Monsanto Company has announced another step forward for the future of gene editing. A global licensing agreement between themselves, the Broad Institute of MIT and Harvard will allow the company nonexclusive use of CRISPR-Cpf1 technology – a simpler, more precise tool for improving a cell’s DNA. Not only does the new system offer greater flexibility in editing, it’s smaller in size also means more options for use in multiple crops.
“The CRISPR-Cpf1 system is a powerful new discovery within the field of genome editing, and we’re excited to license the system and add it to our growing portfolio of genome-editing tools,” said Tom Adams, Ph.D., biotechnology lead for Monsanto. “This system offers a technical step-change by presenting new ways to improve crops for farmers and society alike, offering researchers greater flexibility and new capabilities using this emerging technology to improve agriculture.”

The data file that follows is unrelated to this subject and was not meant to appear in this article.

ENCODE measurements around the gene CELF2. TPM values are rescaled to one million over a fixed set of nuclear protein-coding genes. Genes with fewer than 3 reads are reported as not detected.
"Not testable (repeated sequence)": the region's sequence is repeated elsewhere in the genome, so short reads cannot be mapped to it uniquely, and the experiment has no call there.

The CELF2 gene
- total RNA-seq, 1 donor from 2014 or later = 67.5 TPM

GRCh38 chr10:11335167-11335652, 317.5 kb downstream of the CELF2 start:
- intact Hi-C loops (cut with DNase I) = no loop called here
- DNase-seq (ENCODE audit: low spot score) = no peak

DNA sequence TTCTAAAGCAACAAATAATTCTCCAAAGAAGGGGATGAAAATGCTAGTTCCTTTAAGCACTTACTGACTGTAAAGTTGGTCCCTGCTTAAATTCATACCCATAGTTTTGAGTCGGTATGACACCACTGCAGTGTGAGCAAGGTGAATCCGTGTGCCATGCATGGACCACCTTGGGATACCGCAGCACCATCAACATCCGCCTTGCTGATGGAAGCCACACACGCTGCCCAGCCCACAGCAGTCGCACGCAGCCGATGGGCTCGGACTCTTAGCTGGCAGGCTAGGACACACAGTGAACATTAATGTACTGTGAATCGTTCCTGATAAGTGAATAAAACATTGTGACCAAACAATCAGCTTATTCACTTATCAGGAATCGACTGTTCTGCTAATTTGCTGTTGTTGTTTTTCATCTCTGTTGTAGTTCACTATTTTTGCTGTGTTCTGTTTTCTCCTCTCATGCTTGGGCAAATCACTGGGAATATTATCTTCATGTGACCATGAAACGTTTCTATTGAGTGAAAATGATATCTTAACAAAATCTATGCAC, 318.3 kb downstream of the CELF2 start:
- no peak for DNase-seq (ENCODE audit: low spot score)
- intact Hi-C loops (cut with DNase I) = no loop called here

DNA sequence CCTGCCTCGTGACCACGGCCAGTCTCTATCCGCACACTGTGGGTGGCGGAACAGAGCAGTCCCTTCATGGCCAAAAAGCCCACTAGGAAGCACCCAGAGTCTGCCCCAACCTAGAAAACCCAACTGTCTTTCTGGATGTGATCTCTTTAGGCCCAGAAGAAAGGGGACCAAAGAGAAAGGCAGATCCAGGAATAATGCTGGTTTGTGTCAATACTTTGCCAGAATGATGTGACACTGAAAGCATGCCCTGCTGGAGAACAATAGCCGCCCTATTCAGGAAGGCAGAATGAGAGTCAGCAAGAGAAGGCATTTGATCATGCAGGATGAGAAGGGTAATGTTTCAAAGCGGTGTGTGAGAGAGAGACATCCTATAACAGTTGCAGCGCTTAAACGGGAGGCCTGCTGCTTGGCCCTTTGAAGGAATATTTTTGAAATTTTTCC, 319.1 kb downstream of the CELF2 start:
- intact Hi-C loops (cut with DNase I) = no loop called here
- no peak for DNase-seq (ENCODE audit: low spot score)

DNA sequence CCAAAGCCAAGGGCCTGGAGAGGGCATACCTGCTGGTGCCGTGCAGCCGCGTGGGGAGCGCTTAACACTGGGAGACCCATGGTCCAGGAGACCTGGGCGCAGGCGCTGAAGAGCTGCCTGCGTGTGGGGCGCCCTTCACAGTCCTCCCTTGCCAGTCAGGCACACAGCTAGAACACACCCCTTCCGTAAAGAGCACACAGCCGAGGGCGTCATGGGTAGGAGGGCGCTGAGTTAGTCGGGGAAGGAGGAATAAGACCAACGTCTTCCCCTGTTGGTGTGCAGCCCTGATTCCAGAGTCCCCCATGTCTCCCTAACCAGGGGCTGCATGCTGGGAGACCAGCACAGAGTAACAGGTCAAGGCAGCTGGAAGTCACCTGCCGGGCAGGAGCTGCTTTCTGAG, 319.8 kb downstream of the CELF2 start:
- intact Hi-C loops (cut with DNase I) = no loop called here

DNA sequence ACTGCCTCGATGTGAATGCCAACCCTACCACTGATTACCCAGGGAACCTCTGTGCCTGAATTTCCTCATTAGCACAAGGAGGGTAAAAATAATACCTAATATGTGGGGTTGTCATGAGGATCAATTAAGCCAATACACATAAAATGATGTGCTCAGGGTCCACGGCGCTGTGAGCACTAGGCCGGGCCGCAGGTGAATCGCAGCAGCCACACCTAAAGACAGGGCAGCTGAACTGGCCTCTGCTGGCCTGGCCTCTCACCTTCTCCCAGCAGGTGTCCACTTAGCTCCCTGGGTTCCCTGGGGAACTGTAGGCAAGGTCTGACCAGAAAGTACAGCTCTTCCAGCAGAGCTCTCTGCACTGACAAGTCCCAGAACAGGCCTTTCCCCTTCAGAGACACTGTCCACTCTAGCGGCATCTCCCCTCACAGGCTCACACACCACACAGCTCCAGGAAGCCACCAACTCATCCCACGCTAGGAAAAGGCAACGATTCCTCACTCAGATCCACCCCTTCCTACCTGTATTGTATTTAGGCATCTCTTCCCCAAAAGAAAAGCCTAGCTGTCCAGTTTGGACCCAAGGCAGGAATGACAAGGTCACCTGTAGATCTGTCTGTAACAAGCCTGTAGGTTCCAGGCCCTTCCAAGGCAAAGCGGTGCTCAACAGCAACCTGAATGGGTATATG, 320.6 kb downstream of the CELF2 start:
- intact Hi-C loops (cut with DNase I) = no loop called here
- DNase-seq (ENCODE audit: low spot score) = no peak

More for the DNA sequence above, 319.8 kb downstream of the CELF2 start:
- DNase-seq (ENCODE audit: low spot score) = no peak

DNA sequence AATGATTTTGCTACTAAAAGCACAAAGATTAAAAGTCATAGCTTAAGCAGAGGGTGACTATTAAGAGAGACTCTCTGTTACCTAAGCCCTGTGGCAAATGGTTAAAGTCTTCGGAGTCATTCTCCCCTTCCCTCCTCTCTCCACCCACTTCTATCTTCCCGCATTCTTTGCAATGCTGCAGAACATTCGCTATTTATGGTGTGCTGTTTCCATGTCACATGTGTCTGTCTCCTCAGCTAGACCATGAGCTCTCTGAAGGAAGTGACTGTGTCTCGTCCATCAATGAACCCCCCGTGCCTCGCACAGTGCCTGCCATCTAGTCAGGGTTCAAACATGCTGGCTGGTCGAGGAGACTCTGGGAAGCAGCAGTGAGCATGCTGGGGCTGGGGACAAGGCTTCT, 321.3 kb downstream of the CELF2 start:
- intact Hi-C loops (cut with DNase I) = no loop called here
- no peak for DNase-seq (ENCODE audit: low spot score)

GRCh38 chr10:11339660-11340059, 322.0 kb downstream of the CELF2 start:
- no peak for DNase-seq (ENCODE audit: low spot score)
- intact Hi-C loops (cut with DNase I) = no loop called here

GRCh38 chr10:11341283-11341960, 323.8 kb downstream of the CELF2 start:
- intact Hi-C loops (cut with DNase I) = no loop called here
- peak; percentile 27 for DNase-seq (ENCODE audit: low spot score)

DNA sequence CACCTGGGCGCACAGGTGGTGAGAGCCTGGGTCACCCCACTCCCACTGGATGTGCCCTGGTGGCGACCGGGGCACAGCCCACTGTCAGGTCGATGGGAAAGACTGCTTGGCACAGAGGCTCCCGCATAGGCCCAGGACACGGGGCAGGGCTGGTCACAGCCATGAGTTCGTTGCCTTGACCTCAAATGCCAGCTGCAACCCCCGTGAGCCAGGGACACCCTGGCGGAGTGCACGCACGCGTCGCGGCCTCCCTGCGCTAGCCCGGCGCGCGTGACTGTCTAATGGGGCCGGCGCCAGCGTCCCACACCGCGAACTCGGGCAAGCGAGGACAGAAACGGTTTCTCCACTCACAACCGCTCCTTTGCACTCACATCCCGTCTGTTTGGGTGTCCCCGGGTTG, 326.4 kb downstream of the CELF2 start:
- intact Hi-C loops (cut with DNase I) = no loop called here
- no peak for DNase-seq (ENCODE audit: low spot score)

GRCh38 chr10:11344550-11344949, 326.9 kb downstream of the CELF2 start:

This announcement was part of Monsanto’s R&D and earnings news released Thursday. Monsanto Chief Technology Officer Dr. Robb Fraley talked about the new technology with reporters: [wpaudio url=”http://traffic.libsyn.com/zimmcomm/fraley-gene-editing.mp3″ text=”Robb Fraley, Monsanto on gene editing technology”]